a.e. tE (0, T), sl IIAf(t)(l,dt < co}. Since A E&~(X) we obtain AE&:(~).

Now we apply Theorem 1.1 to $ A, and B and conclude that for every

f~ 2 there is a unique UE 6(A + B) such that (A + B)u= f and IIAu]lm +

IIBull~<Cllfll~ with C=C(s,&K,X)>O. This implies (2.1) and (2.4).

From u~fi(A + B) we easily conclude (2.2), (2.3), and u(O) = 0. This

proves Theorem 2.1.

Now we apply Theorem 2.1 and Theorem 2.2 to the Stokes system (1.1);

this yields new global in time Lq - L estimates.

Let 0 be a domain in R with n>2. We assume that the boundary 812

is (at least) of class C2+P with O</.< 1. Let l<q<cc. By L:(Q) we

denote the closure of CCJSZ) in Lq(Q) where

C~JQ) = {u E CF(i2)n; div u = 0)

80 GIGA AND SOHR

and C,(Q) denotes the space of all smooth functions compactly supported

in 0. If R is either

(Ql) R

(522) a bounded domain

(Q3) a halfspace

(524) an exterior domain in KY (i.e., a domain whose complement in

R is a nonempty compact set) and n > 3

then each vector field f~ Ly(Q) is uniquely decomposed as

f =fo+VP (2.10)

the norm of g in L4(Q)n or Ly(Q); see [17, 3, 311 for the proofs. The

decomposition (2.10) is called the Helmholtz decomposition. By (2.11) the

mapping f++ f. defines a continuous projection P, from Lq(sZ) onto

L:(Q) which we call the Helmholtz projection. P, is independent of q on

C,(Q); therefore we sometimes suppress the subscript q.

We now recall important properties of the Stokes operator A, = -P, A

with dense domain

estimates [l] we know that the Stokes operator A = A, is a densely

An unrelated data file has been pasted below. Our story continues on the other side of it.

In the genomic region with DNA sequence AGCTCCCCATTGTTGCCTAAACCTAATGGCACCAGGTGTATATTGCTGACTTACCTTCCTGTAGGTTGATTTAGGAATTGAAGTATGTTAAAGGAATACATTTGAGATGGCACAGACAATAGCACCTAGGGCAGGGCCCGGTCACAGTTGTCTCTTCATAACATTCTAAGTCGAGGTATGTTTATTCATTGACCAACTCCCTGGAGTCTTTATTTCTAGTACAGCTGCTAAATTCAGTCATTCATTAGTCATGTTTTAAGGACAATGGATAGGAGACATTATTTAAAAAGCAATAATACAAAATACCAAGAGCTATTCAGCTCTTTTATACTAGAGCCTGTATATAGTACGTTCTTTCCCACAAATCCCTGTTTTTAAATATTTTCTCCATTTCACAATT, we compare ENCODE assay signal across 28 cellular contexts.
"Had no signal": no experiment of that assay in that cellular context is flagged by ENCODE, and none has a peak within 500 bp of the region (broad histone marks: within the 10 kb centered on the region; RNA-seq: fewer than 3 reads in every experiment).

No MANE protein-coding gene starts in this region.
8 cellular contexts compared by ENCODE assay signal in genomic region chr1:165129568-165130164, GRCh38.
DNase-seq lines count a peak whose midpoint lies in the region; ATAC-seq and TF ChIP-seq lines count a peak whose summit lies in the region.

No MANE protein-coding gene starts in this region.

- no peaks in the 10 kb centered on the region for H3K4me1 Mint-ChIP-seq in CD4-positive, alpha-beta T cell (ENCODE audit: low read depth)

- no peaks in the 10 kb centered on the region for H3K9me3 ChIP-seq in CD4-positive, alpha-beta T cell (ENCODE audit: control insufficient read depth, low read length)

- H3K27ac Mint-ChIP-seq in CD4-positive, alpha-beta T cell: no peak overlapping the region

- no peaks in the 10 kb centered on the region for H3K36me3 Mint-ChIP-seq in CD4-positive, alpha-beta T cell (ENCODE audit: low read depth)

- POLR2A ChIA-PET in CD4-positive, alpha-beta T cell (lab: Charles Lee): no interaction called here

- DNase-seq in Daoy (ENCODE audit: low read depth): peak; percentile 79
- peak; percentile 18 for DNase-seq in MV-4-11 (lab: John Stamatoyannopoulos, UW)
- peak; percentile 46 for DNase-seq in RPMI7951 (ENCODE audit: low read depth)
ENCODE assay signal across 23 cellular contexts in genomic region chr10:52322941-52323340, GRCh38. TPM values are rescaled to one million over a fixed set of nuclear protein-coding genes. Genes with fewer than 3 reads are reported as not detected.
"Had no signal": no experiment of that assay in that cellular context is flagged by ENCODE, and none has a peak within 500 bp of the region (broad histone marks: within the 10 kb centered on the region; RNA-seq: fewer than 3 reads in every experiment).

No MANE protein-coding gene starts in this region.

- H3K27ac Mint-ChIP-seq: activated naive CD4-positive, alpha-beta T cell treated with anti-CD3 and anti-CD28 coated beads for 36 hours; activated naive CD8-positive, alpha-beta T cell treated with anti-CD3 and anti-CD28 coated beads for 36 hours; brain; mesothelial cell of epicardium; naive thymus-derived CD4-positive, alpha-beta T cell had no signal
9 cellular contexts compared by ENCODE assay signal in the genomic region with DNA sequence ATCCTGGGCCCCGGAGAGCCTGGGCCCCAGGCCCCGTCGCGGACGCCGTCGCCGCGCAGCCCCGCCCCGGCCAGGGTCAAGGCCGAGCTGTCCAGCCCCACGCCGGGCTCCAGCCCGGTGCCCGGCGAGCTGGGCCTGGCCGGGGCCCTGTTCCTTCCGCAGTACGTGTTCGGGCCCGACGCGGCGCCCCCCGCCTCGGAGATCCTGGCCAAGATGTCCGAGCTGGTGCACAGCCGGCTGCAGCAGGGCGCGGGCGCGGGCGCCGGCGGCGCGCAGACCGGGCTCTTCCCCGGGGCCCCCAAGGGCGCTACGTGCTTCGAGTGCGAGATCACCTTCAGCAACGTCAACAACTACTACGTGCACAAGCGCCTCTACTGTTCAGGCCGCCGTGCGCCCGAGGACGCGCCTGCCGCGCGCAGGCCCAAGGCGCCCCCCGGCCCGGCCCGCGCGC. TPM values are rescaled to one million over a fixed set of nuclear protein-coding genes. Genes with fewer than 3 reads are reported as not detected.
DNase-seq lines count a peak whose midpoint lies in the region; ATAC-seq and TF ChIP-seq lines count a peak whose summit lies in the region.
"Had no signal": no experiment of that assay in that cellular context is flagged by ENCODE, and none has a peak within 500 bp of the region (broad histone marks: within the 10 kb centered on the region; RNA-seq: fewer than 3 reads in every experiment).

defined closed operator in the Banach space X= L:(Q) when one of

(al)-(524) holds. When Q is bounded, we know A has a bounded inverse

(cf. [ll, 271). Since the dual operator AZ = A,. with l/q + l/q= 1 (see

[ 17, 3, 31]), the injectivity of A,, (see [3, 231) implies that R(A,) is dense in

X (cf. Corollary 3.6 in [23] when (Ql) or (524) holds). The nonnegativity

of A is proved by [19, 421 under (522), by [30, 31 under (Q3), and by

[S, 231 under (524). When Q = R, one can express (t + A)) explicitly by

Fourier transforms, so the proof is easy; see, e.g., [23]. Actually these

authors proved the stronger result that -A generates a bounded analytic

semigroup in X which in particular implies the nonnegativity of A. We also

know that

IlAfsll < Cell (2.12)

The estimate (2.12) is first proved by [20] under (522) and by [23] under

L"ESTIMATESFORTHECAUCHY PROBLEM 81

(04). We show in the Appendix that (2.12) holds under (523) using results

in [3]. Again, the proof of (2.12) under (Ql) is easy by estimating the

explicit expression of AiS for R; see [23]. Summarizing these results we see

the Stokes operator A satisfies the assumptions of Theorem 2.2.

LEMMA 2.6. For every e > 0 the Stokes operator A, is in &E,(X) with

some K> 1 and with X= L:(R), 1 <q < n3, provided that Q c R satisfies

one of (521))(524).

If Y is a i-convex Banach space, 9 z R an interval, and 1 <q < co, we

know by [35] (see also [13]) that Ly(4, Y) is again [-convex; from (l.lO),

(1.11) we see that a closed subspace of a i-convex Banach space is again

c-convex. Since R is i-convex ((1.10) (1.11) is valid if X=R), we

conclude that Ly( R) = Ly( IR, R) is [-convex. From Ly( I??) =

L4(R, Ly(R- )I) we see by induction that Ly(R) is [-convex. Since

Ly(Q) may be regarded as a closed subspace of Ly(Rn)n, Ly(Q) is

c-convex. Therefore, L;(Q) is c-convex as a closed subspace of Ly(Q). By

Lemma 2.6 we may apply Theorem 2.3 with X= L:(Q), A = A, and obtain

Ly - L estimates of solutions of the Stokes system (1.1).

THEOREM 2.7. Let 1 < q < co, 1 <s < 00, 0 < Tb co and assumefor

Q c R one of the cases(Ql)-(524). Then, for every f~ L(0, T; L:(Q)) and

a E w 1A,sthere exists a unique solution u of the Stokes equation

u+A,u=f for a.e. tE(0, T), u(O)=a (2.13)

satisfying the properties

u E L(0, T,; D(A,)) for all O< T,< T with T,< 00, (2.14)

u E L(0, T; L;(Q)), (2.15)

holds with T= co. Here D: denotes the space D: defined by (2.5) with

A=A,.

The equations (2.13) can be written in the following form:

au

z-Au+Vp=s, div u=O in Q x (0, T), (2.17)

(see, e.g., [16, 22, 42, 441); p is the associated pressure.

82 GIGA AND SOHR